The holidays are supposed to be times spent with family and friends. However, in recent years the night before Thanksgiving has been dubbed “Blackout Wednesday,” a day in which people begin a long period of binge drinking.
This day, according to officials, is the start of the worst period for alcohol-related incidents, OVI arrests and reckless driving cases nationwide. The period from Thanksgiving to New Year’s Day is one of the most dangerous times to be on the roadways each year.
Between Thanksgiving and New Year’s Eve in 2012, 1,091 people were killed in drunk driving crashes nationwide, according to the National Highway Traffic Safety Administration. Officials say most crashes occur on New Year’s Eve.
Last year, there were 1,127 drunk driving crashes in November, and 21 people died as a result of the crashes, according to the Ohio Department of Public Safety. Additionally, there were 1,037 drunk driving crashes in December last year and 21 deaths.
The Ohio State Police Department and local law enforcement agencies throughout the state are relentless when it comes to catching those who get behind the wheel while under the influence of drugs or alcohol during the holiday season. Not only is drunk driving dangerous, it is a highly prosecuted crime.
In Ohio, a person can be arrested for an OVI, or drunk driving, if he or she is in actual physical possession of a vehicle while under the influence of drugs, alcohol or a combination of substances. Possession simply could mean sitting in the driver’s seat with the key. You do not have to actually be driving the vehicle to be charged.
In OVI cases, intoxication can be proven if the driver has a blood alcohol concentration above the .08 percent legal limit. This usually is done through a breathalyzer test. However, a breath or urine test can be used to prove a person was under the influence of a controlled substance, such as marijuana, cocaine or heroin.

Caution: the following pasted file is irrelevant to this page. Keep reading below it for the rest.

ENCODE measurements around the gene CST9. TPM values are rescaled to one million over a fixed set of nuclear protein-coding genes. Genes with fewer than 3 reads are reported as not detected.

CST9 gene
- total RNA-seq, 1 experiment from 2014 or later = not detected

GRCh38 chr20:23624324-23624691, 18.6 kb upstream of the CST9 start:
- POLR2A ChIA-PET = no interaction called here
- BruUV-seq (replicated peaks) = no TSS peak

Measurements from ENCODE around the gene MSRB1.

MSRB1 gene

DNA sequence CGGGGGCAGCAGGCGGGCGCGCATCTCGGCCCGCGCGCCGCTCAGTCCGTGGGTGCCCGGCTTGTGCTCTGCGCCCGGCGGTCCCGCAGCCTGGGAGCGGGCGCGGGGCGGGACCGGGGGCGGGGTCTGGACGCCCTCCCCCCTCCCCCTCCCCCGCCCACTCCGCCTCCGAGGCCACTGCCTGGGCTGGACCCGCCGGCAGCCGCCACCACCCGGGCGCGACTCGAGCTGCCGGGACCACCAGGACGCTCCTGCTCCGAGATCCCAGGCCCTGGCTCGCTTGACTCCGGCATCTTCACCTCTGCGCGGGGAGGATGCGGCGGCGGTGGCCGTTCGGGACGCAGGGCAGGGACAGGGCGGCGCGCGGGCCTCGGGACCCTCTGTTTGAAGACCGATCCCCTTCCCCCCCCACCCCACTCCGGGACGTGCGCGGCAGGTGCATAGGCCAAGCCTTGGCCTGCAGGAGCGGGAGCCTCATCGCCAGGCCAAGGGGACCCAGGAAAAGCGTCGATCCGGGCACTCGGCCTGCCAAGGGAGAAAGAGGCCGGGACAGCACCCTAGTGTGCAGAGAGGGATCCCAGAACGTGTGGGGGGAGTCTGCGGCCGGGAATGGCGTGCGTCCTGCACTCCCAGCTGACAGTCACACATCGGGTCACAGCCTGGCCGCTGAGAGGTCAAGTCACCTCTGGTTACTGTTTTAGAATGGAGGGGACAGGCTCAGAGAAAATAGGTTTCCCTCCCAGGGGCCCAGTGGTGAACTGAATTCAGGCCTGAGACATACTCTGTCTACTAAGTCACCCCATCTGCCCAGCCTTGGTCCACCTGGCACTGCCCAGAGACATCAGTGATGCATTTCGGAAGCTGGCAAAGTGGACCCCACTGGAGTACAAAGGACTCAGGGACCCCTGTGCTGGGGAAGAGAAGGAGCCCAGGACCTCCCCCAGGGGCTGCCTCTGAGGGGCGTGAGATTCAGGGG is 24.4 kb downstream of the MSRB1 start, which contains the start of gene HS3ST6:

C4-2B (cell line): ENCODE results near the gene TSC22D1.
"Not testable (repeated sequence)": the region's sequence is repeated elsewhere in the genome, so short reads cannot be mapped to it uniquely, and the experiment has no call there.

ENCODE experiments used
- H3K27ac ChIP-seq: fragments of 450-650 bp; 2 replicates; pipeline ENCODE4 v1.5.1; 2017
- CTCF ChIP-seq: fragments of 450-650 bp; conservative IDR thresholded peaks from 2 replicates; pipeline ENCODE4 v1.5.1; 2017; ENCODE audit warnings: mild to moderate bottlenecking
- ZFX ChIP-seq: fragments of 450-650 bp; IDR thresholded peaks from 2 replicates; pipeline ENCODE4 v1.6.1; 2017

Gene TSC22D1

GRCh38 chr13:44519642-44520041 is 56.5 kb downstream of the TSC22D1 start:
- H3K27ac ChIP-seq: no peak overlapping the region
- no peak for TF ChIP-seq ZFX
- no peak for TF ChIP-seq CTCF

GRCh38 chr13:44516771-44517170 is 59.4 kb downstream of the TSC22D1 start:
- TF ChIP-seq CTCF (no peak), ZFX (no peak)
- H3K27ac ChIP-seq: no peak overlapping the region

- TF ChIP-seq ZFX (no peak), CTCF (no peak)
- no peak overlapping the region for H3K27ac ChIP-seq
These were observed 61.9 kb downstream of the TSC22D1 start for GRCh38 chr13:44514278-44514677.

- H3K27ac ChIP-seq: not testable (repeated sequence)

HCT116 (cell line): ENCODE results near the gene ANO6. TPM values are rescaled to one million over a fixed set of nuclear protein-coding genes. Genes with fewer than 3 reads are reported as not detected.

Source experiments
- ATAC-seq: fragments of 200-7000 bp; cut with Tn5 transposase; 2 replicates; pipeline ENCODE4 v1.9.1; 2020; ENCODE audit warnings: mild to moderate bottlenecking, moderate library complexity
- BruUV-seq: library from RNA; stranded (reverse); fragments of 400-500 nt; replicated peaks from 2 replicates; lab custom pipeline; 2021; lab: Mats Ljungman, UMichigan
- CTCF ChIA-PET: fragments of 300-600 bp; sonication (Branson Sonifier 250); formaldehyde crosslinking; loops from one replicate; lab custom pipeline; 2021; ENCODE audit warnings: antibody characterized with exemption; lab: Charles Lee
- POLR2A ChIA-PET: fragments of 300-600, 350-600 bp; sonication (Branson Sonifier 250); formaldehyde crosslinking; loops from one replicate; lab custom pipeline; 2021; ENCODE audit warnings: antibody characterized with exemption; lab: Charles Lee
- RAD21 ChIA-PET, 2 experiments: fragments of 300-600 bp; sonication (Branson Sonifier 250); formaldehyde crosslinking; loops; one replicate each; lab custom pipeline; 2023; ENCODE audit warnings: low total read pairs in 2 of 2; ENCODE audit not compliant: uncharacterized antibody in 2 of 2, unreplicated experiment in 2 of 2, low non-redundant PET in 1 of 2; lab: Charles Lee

Generally, a first offense for OVI in Ohio is a first-degree misdemeanor under Ohio Revised Code § 4511.19. This could mean jail time, fines, placement of an interlock device on your vehicle, driver’s intervention program, court costs, driver’s license suspension and other penalties.
The penalties continue to increase with each OVI conviction. For example, if someone has been convicted of three or four previous OVI violations within six years or five OVI convictions within 20 years, the offense would be a felony.
If drunk driving results in a crash and causes serious physical harm to another person or unborn baby, it could be considered aggravated vehicular assault. This offense is more serious than an OVI offense, and it could be a felony of the second or third degree.
If a person dies as a result of a drunk driving crash, the driver could face aggravated vehicular homicide charges. This also could apply if the crash caused the unlawful termination of another person’s pregnancy. This could be a felony of the first or second degree.
An OVI conviction could change the course of your life. The best way to avoid an OVI this holiday season is to not get behind the wheel if you consume alcohol. Make safe and smart decisions when it comes to your right to drive. Have a designated driver on hand if you do decide to imbibe, and never be a passenger in a car with a drunk driver.